The president’s attacks on science demand an urgent response.
By Eric Holthaus
President Donald Trump displays one of five executive orders he signed related to the oil pipeline industry, January 24th, 2017. (Photo: Shawn Thew/Getty Images)
When Donald Trump clinched the Republican presidential nomination last summer, climate observers held their collective breath. Beyond his tweets, Trump hadn’t addressed the climate issue often on the campaign trail, so his intentions were a bit murky. The Sierra Club raised perhaps the loudest objections, warning that, if elected, Trump would be the only head of state in the world who actively believed that climate change was a hoax: Not only did Trump believe that climate change not caused by human activity—he said it was a total fiction, intentionally crafted to hurt the American economy.
In hindsight, the notion that Trump would attempt to bend truth itself to benefit industry interests should have been plain for everyone to see. We’re now starting to see those fears emerge as reality. In terms of climate—and science generally—what’s happened in the first few days of Trump’s presidency is shocking, and terrifying, and wrong.
In just a few days, Trump has embarked on a systematic effort to discount and obscure concerns over climate and the environment, even as he has opened the door for an industry takeover of public lands. Most shocking, of course, are Trump’s moves to silence federal scientists who work in the public interest on the most pressing issue of our time — even of all time. If climate and environmental scientists aren’t allowed to do their job — understanding our rapidly changing planet and how we can work to lessen the impact of our actions for the benefit of all living things on Earth and then share that knowledge with the public — we are all at risk.
It’s impossible not to draw the conclusion that Trump’s actions, taken together with a complicit Congress, are designed specifically to enrich the fossil-fuel industry at the expense of the rest of us.
But perhaps the biggest move so far on the environment was quietly made the day before Trump’s inauguration. In a single line change to the rules of the House of Representatives, Republicans essentially zeroed-out the value of 640 million acres of public lands, paving the way for giveaways of drilling and mining rights to industry, or even wholesale land transfers.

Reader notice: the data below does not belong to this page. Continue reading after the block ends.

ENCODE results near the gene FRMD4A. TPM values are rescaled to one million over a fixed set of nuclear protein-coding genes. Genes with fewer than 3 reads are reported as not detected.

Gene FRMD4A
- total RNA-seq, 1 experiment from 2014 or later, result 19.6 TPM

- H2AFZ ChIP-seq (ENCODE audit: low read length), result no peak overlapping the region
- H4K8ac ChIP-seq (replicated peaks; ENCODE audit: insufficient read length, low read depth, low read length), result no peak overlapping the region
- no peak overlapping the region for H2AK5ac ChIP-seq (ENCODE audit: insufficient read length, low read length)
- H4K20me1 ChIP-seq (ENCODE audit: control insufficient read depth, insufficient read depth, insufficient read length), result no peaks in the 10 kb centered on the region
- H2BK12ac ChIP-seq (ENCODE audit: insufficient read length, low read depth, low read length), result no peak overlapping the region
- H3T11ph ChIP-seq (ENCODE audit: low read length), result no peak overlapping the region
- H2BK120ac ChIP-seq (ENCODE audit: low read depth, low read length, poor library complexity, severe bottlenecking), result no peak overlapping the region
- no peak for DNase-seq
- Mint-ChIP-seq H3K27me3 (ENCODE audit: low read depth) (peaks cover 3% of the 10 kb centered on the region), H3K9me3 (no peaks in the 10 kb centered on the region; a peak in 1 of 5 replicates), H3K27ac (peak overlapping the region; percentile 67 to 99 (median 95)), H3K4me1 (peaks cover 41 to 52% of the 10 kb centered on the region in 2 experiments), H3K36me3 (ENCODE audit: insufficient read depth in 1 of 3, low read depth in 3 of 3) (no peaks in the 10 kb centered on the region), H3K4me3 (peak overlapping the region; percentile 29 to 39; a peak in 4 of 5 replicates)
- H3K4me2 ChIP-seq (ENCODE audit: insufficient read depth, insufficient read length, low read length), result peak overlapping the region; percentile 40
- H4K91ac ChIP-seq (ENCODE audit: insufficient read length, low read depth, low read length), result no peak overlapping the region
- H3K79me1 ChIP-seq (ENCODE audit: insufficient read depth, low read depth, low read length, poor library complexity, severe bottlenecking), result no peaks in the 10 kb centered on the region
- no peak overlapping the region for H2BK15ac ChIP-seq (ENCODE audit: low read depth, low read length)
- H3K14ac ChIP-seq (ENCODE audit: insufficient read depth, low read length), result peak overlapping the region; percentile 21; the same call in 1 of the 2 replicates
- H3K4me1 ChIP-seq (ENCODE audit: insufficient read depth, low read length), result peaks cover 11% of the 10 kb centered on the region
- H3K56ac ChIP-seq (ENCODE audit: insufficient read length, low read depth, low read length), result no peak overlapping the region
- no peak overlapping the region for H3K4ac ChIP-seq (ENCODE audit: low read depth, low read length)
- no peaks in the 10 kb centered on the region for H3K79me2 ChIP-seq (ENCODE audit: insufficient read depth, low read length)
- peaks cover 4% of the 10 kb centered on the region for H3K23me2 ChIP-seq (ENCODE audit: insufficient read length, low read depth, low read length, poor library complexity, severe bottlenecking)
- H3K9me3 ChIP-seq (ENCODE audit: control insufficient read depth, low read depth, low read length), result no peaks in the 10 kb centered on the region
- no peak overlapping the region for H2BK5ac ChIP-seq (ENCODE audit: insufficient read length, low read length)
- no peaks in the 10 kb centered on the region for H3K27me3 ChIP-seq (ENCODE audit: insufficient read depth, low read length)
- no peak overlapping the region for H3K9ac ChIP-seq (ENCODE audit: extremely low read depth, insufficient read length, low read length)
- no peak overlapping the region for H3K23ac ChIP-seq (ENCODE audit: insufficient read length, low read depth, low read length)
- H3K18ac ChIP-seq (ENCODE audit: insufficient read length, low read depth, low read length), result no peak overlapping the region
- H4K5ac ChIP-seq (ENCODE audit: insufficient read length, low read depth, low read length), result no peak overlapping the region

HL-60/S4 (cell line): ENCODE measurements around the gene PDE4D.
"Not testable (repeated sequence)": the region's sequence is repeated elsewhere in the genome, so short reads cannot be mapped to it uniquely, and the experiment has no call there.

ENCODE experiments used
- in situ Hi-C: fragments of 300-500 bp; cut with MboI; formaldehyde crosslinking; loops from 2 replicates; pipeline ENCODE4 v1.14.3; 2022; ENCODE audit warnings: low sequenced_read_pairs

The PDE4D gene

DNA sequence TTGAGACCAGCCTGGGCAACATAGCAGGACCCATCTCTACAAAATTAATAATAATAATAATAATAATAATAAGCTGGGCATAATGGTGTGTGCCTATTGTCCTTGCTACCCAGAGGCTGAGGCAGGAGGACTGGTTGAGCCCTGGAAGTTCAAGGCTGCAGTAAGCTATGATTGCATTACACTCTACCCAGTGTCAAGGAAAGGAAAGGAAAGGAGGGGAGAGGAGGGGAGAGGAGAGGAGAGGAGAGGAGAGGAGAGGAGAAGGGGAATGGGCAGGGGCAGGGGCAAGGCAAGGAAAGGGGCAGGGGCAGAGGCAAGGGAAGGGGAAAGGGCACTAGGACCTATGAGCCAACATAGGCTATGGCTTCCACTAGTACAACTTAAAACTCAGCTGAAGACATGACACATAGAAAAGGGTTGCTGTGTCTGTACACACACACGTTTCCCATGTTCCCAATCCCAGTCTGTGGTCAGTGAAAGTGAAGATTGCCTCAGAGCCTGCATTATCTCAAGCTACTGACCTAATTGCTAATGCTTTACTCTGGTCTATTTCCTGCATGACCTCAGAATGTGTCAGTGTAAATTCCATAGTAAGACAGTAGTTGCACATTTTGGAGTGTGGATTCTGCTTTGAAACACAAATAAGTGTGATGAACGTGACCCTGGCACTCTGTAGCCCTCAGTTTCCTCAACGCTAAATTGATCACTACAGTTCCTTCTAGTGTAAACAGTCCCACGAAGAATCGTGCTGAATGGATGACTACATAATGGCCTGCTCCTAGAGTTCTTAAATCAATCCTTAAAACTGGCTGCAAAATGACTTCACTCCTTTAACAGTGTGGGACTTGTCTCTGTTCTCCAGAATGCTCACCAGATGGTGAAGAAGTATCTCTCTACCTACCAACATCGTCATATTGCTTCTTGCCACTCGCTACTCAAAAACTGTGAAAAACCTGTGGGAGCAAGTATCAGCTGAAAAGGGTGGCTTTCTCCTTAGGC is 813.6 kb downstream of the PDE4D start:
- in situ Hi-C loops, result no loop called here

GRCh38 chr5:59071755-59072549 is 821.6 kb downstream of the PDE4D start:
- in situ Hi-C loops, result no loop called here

With this context, it’s impossible not to draw the conclusion that Trump’s actions, taken together with a complicit Congress, are designed specifically to maintain the status quo and enrich the fossil-fuel industry at the expense of the rest of us. It’s no coincidence that Rex Tillerson — ExxonMobil’s former CEO and a master of his craft — is about to become our secretary of state. Indeed, this method of obscuring the truth has been the oil industry’s playbook for decades now.
In his rejection of science and of truth itself (by insisting on clear lies about the sizes of his crowds and the fiction of illegal voters), Trump risks undermining the foundations of our civilization. I’ll repeat that again for emphasis: Trump is a threat not only to America, but to the entire world. An escalation of climate change, a breakdown in public trust in science, a disregard for truth and the rule of law, these risk destabilizing society itself. We simply must not allow that to happen. There is no economy, there is no security, there is no prosperity without a habitable planet.
The urgency of climate change demands that Trump’s attacks on science be treated as a national security threat. Science, like all things that involve making choices, is inherently political — deciding which issues deserve further study requires funding if research is to be conducted in the public interest. But all around the world, scientists have already concluded that climate change poses a potentially existential threat to civilization if we allow it to continue unchecked — and that we are approaching the last few years of our window to keep global warming at levels consistent with the flourishing of civilization. Denying science is a declaration of war on current and future generations.
What Trump and his colleagues apparently doesn’t understand is that science is a process — a centuries-old way of finding objective knowledge about the world — and not an identity group. Science does not cease to matter simply because its results are inconvenient to one’s worldview. And science will continue, even in the face of political interference, simply because it is the best tool we have for understanding the world around us.
Our country was founded on the powerful idea that all human beings have equal rights to pursue the truth and beauty of this planet. But that does not mean that each of us has the right to our own version of the truth. Suppressing facts — especially facts that may help to ensure the continuity of our planet’s ability to support life as we know it — is criminal.
The outrage we’re all seeing at these moves is a hopeful sign. This weekend was the largest day of protest in United States history, and for good reason. Already, there are plans for marches in the coming weeks that could bring hundreds of thousands of people back to Washington, D.C., on behalf of science and the environment.
Scientists already know that this is a critically important moment in our collective story. As citizens, they’re beginning to find their voice to defend that truth.